Our recommendation: A proactive formal communication plan must be put in place to mitigate against demoralizing rumors. The communication plan must articulate the purpose of the outsourcing initiative.  Organizations must be straightforward with their employees on the long-term impacts of outsourcing. These may include new job assignments; current employees being transferred to the outsourcing vendor and possible job elimination. 

Pitfall # 4: Inadequately Designing the Vendor Evaluation and Selection Process 

Many outsourcing failures can be traced to a poorly designed vendor evaluation and selection process. A poorly designed vendor selection process will always inevitably lead to selecting the wrong vendor or vendors. Nothing is more fundamental to the success of an outsourcing effort than the fit between an organisation and its vendor. The vendor needs to have the right systems and a working style that fits with the company it is serving. Changing vendors can lead to a major disruption in the services that an organisation receives, and thus a key issue in outsourcing is the careful assessment and selection of vendors. 

Our Recommendation:  The adage that says “By their fruits you shall know them” rings true when it comes to selecting outsourcing vendors. The fact is that every outsourcing vendor wants your business; however, the best outsourcing vendors want your business long-term, and so they position and equip themselves to be partners of their clients, rather than just vendors. One way they help their existing and prospective clients win is by making the effort to educate them on outsourcing best practices.  

To avoid hiring ill-fitting vendors and charlatans, read our article on stages of the outsourcing process and learn how to select the best vendor for your specific needs.  

Pitfall # 5 Not Dedicating the Best Internal Resources  

One very subtle trap that organizations repeatedly fall into because they underestimate the rigour and complexity of outsourcing is that they form their outsourcing teams using personnel at the lower range of the performance spectrum. This always proves to be a mistake. In the end, if the right mix of personnel is not represented in the outsourcing engagement, it might lead to deficiencies in the vendor selection and contract execution and this in turn will negatively impact the project, resulting in wasted resources and unfulfilled expectations.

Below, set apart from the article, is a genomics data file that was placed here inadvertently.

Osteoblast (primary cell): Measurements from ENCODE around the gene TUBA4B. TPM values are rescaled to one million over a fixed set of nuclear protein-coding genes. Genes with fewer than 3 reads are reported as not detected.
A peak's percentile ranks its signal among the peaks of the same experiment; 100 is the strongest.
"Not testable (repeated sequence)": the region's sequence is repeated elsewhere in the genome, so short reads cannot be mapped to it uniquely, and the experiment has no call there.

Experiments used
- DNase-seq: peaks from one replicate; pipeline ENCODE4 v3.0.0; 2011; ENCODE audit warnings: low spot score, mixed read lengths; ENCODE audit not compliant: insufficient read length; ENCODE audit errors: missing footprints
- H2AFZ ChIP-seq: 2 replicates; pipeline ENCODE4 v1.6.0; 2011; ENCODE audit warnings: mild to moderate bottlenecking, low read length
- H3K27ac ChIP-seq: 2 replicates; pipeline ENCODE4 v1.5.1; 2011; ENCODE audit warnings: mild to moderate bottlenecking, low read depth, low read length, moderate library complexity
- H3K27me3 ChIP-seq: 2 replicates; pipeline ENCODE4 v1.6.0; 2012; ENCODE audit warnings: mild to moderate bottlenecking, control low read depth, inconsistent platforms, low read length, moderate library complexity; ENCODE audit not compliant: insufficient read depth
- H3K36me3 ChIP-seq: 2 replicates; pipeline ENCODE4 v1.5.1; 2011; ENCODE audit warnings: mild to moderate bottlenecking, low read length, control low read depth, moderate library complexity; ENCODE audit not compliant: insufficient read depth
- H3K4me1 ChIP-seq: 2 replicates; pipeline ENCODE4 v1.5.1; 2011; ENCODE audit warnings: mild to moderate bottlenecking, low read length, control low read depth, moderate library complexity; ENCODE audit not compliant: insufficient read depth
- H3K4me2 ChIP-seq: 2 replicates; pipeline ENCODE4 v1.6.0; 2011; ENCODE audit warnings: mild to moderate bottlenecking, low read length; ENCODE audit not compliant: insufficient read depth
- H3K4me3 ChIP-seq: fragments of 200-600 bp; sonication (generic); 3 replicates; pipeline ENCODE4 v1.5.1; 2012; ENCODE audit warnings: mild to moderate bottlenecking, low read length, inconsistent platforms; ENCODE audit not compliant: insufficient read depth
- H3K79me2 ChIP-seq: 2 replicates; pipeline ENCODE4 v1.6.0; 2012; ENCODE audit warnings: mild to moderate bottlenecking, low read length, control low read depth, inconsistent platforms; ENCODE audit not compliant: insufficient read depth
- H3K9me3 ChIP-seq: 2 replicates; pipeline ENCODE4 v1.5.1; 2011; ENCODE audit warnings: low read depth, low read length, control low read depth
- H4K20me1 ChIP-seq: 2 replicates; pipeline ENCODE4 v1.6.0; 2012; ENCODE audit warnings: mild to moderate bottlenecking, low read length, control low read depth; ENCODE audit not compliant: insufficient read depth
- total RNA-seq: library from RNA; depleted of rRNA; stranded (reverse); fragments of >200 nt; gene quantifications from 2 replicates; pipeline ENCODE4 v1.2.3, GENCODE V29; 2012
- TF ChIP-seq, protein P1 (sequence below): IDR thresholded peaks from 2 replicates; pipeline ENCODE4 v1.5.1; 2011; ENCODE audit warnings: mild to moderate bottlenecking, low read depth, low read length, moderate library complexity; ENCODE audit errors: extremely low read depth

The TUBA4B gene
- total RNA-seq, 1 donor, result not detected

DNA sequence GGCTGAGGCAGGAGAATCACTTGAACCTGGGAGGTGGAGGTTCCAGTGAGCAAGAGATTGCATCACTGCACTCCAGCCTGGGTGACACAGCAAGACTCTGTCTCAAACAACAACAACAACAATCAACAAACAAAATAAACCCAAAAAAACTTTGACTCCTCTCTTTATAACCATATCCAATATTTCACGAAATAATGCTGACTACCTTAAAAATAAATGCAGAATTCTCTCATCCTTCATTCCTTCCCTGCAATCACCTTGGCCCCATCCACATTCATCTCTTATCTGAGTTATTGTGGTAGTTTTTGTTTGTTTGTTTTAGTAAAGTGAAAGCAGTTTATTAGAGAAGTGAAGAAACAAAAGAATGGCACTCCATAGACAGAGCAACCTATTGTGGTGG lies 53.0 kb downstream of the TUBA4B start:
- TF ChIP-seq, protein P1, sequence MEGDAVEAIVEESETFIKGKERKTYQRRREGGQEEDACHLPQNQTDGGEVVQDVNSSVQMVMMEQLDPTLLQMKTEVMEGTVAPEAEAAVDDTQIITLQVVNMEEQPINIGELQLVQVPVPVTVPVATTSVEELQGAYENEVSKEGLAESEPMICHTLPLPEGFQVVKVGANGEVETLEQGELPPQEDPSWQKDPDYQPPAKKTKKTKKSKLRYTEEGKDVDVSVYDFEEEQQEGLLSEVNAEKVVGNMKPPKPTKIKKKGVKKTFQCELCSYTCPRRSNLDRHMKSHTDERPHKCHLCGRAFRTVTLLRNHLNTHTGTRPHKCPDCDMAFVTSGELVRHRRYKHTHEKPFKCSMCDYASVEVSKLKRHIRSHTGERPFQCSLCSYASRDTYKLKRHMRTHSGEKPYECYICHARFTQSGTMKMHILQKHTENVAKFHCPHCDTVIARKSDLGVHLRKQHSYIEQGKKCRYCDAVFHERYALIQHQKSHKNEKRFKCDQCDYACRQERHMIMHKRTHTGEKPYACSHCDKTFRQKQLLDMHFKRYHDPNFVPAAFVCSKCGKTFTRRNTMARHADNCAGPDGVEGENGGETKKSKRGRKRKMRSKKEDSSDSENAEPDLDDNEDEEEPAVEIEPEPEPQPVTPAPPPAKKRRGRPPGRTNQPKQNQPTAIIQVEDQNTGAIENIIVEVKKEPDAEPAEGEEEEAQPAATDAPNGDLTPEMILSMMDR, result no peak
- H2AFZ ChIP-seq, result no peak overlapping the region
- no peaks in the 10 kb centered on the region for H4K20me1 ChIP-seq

Our Recommendation: Outsourcing initiatives must be accorded the right priority. Although experienced external outsourcing professionals can help guide organisations through the outsourcing life cycle, there is no substitute for high-performing internal candidates to form the core of the outsourcing team. It is critical that candidates come from all cross-functional disciplines including finance, IT, engineering, operations, supply management and quality. These individuals understand the organisation’s culture, marketplace, products, processes, and procedures. Consequently, they have the potential to add more value than external support systems. 

Pitfall # 6: Minimizing What it will Take to Make the Vendor Productive  

In a bid to get their ROI as soon as possible, many organizations tend to set strict SLAs to be achieved in the early phase of the outsourcing transition. They set unrealistic goals for vendors in the early stages of the outsourcing relationship that create conflict and tension in the relationship before it is established. 

Usually, achieving these goals requires that the vendor have detailed knowledge of the client’s business processes and functions. Is it then realistic to believe these goals can be attained in a short time frame? Experience has repeatedly proven that this approach does more harm than good. 

Our recommendation: Client organizations must avoid minimizing the time and effort it takes to document their know-how and to transfer it to their vendors. Client organisations must set realistic goals that allow the vendor to deliver the required services and advantages over time, based on objective metrics mutually agreed upon by both the client and vendor organisation.